As I mentioned a little while ago, I am in the process of teaching The Epic of Gilgamesh. One of the themes we are concentrating on in my seminar this semester is "friendhip," so the relationship between the epic's two protagonists, Gilgamesh and Enkidu (pictured above), is a wonderful example with which to begin. Our next text is Homer's Iliad, in which we will follow the equally beautiful, equally tragic friendship between Achilles and Patrochlus. Of course, these stories are epics, so the friendships we are discussing are between larger-than-life men: strong, powerful, beautiful, and heroic men.
However, as many of you will remember, the love that fuels those friendships is often romantic, even erotic. It is almost impossible to discuss the relationship between Gilgamesh and Enkidu without discussing the obvious homoeroticism. Gilgmesh has two dreams foreshadowing Enkidu's entry into his life, which his mother interprests as the coming of someone who will not only be Gilgmesh's equal, but whom Gilgamesh will "love like a wife." The first encounter between Gilgamesh and Enkidu is a passionate wrestling match, which ends abrubtly when the two embrace, kiss and decide that they are to be friends. And Gilgamesh's profound despair after the death of the friend he loved so dearly spurs him on to farthest reaches of the earth (and beyond) to seek his own immortality.
Pretty much ditto for Achilles and Patroclus.
I am amazed at the way that my students, in general, do not balk in any way at this passionate love affair between men in epic literature. Their reaction, or lack thereof, flies in the face of many studies concerning the contemporary tolerance (or lack thereof) of homosexual relationships. Those studies tell us that the hardest thing to overcome in the pursuit of gay rights is "the ick factor"-- that is, the unconscious, automatic revulsion at the very idea of homosexuality. Otherwise tolerant and even liberal people often cannot bring themselves to advocate gay rights because, once their imaginations are activated, they can only picture homosexuality in the basest of images.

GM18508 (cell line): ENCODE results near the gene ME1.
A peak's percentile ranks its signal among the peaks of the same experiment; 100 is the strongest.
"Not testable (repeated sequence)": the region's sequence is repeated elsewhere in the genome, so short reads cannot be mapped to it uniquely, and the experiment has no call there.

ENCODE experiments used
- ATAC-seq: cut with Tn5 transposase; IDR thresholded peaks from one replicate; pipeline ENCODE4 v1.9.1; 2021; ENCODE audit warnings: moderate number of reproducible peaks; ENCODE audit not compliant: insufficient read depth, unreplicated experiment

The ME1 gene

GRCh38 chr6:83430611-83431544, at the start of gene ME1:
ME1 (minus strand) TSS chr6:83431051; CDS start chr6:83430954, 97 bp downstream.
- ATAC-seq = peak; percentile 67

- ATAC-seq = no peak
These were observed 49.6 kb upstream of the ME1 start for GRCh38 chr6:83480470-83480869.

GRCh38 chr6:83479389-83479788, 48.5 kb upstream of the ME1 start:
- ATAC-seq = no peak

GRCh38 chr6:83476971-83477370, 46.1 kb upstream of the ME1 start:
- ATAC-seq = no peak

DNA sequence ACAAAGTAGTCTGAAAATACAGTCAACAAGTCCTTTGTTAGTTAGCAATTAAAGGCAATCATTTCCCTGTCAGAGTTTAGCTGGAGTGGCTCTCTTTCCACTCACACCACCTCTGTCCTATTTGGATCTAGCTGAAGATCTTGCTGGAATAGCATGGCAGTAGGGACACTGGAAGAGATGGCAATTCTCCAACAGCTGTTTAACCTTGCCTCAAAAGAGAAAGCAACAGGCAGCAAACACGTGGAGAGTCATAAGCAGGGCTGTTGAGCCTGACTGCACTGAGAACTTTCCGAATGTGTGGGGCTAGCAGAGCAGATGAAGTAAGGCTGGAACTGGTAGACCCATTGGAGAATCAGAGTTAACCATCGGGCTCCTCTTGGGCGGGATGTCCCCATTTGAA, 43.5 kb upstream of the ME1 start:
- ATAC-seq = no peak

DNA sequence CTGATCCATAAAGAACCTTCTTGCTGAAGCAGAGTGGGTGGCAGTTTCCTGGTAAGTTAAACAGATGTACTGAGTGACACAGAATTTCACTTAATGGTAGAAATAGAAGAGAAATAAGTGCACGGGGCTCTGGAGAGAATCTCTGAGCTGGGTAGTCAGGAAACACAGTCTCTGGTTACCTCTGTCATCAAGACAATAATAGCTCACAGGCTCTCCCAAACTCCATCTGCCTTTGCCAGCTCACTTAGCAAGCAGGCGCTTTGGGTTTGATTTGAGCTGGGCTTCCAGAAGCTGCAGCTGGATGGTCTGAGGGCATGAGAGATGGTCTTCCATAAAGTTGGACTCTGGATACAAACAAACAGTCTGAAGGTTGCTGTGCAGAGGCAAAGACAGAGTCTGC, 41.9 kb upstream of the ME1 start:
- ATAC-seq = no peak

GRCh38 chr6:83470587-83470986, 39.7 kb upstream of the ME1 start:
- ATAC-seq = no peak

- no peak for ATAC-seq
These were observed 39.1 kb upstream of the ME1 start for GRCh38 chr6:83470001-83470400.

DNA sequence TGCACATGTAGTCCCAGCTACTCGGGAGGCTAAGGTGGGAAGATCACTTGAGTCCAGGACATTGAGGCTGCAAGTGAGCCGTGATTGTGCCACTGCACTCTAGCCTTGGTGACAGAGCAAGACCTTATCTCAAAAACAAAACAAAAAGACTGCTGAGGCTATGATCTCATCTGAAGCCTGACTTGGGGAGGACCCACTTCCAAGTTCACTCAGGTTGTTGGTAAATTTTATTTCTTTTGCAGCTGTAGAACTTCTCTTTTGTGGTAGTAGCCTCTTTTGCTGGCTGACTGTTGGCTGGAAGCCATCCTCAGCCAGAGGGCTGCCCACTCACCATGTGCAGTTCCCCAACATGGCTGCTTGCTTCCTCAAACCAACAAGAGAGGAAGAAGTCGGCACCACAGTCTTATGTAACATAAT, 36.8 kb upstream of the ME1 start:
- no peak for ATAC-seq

The dissonance between my students' reactions to man-love of the "epic" sort and their reaction to the mention of it between their contemporaries illustrates an interesting, and pervasive, characteristic of modern homophobia. Homosexual relationships have been so over-sexualied that it is almost impossible for some people to consider any of the other factors that figure into human partnerships-- love, trust, compassion and friendship, tenderness and mercy. I wonder what it would take to re-shape the collective imagination of homosexuality, such that it is not immediately reduced to the sexual act. I hope that working through texts like Gilgamesh and the Iliad aid a bit in that transformation. These are beautiful, and ultimately heartbreaking, stories of love-- love so powerful that the (gender-)identity of the lovers seems to melt into the background.